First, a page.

Examples of religious leaders in Christianity include the pope and bishops for Roman Catholicism and the Archbishop of Canterbury for Anglicanism. The title "religious leader" can also have an extended non-juridical meaning to include those religious icons who have influenced the masses, such as Billy Graham or Fulton J. Sheen.
The pope is the supreme head of the Roman Catholic Church, with the authority to define church doctrine and moral practice, establish regulations and policy, appoint or dispose bishops, canonize saints and excommunicate heretics and schismatic individuals. He is also the primary teacher of the Catholic faith. Roman Catholic teaching ascribes to the pope the charism of infallibility, meaning that he does not err when officially defining faith and morals for the entire Church. Roman Catholic bishops are under the authority of the pope, but make use of their own juridical power within their individual dioceses.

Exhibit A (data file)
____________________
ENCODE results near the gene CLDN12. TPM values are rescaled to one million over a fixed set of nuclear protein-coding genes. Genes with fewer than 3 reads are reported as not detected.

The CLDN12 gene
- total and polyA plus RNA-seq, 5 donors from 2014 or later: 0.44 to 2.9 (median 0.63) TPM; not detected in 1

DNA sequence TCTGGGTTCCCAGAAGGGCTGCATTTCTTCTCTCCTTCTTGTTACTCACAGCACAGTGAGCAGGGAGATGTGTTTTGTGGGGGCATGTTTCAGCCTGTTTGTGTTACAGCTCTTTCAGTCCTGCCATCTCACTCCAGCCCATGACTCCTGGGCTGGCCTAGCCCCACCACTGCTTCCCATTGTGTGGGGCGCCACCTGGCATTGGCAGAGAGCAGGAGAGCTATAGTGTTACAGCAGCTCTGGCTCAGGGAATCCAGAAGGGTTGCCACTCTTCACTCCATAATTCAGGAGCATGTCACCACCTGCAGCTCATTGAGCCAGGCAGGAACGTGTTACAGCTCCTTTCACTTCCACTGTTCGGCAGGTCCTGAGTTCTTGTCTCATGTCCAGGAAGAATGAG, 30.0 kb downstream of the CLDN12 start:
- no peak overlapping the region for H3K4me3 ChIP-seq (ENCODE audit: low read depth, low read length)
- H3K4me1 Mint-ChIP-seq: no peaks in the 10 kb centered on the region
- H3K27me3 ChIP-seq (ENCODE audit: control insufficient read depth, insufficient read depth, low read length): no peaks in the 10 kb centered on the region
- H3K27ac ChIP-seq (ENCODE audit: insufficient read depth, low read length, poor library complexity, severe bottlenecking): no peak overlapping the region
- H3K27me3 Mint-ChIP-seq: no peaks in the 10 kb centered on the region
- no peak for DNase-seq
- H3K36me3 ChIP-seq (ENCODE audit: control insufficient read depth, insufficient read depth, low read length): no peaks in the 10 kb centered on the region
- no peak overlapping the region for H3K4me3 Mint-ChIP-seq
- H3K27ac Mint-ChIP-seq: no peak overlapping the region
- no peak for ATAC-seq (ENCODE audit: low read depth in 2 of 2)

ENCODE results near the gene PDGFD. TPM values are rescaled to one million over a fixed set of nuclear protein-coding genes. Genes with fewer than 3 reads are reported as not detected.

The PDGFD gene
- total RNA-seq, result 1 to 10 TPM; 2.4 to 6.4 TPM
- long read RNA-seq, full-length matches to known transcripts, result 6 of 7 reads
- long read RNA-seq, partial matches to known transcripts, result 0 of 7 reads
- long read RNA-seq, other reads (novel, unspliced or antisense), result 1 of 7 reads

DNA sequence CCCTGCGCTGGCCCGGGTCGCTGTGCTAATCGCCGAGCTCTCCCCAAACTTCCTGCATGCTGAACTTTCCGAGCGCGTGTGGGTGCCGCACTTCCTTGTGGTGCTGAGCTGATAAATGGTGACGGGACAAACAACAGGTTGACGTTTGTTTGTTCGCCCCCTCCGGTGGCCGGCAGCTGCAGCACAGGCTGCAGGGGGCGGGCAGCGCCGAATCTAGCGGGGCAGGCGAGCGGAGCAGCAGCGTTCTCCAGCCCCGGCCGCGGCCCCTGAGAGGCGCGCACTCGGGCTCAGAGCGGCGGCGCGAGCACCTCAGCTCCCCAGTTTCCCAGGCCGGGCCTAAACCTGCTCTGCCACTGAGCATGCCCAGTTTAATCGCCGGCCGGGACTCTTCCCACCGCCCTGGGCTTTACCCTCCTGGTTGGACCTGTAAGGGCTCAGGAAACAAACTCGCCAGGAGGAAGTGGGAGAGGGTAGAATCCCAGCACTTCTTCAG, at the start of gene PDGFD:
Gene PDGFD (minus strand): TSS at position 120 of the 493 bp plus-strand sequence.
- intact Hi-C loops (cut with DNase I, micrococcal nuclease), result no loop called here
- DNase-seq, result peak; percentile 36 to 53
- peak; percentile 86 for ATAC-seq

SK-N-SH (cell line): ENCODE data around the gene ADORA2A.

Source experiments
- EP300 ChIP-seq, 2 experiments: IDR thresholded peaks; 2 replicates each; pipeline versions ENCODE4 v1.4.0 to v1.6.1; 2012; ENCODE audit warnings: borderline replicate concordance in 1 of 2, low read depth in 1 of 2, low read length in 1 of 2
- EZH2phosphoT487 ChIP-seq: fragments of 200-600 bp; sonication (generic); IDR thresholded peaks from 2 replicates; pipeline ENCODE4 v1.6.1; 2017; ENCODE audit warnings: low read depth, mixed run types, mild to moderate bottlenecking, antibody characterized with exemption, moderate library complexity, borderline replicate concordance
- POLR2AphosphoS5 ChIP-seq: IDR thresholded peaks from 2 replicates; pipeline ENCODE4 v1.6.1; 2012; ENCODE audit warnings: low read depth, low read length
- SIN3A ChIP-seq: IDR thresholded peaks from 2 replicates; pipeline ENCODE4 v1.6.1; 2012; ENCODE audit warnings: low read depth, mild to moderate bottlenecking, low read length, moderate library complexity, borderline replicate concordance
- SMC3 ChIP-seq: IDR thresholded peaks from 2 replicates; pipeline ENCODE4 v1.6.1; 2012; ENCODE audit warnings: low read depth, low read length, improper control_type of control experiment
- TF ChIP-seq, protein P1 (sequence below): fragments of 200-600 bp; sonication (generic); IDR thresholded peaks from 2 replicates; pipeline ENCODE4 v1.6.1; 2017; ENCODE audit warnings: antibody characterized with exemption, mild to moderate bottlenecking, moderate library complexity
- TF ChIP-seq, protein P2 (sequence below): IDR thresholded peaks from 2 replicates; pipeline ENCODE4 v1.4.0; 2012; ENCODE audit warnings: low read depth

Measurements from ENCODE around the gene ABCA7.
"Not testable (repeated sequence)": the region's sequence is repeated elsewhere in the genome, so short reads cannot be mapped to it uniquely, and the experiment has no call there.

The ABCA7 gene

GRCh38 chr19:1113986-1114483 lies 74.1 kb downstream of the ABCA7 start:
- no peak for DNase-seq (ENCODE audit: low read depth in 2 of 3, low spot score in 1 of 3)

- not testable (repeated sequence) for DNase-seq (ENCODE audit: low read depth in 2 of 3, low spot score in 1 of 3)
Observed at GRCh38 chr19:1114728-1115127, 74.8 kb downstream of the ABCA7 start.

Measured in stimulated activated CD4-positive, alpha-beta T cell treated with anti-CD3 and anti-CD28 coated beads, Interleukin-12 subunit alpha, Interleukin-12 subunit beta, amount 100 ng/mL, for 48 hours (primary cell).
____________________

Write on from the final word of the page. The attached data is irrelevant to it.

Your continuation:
The Archbishop of Canterbury is the chief bishop and symbolic head of the Anglican communion, though he is technically not the supreme head. It is England's ruling monarch who is known as "Defender of the Faith and Supreme Governor of the Church of England." In this case, political and religious authority coincide in the same individual.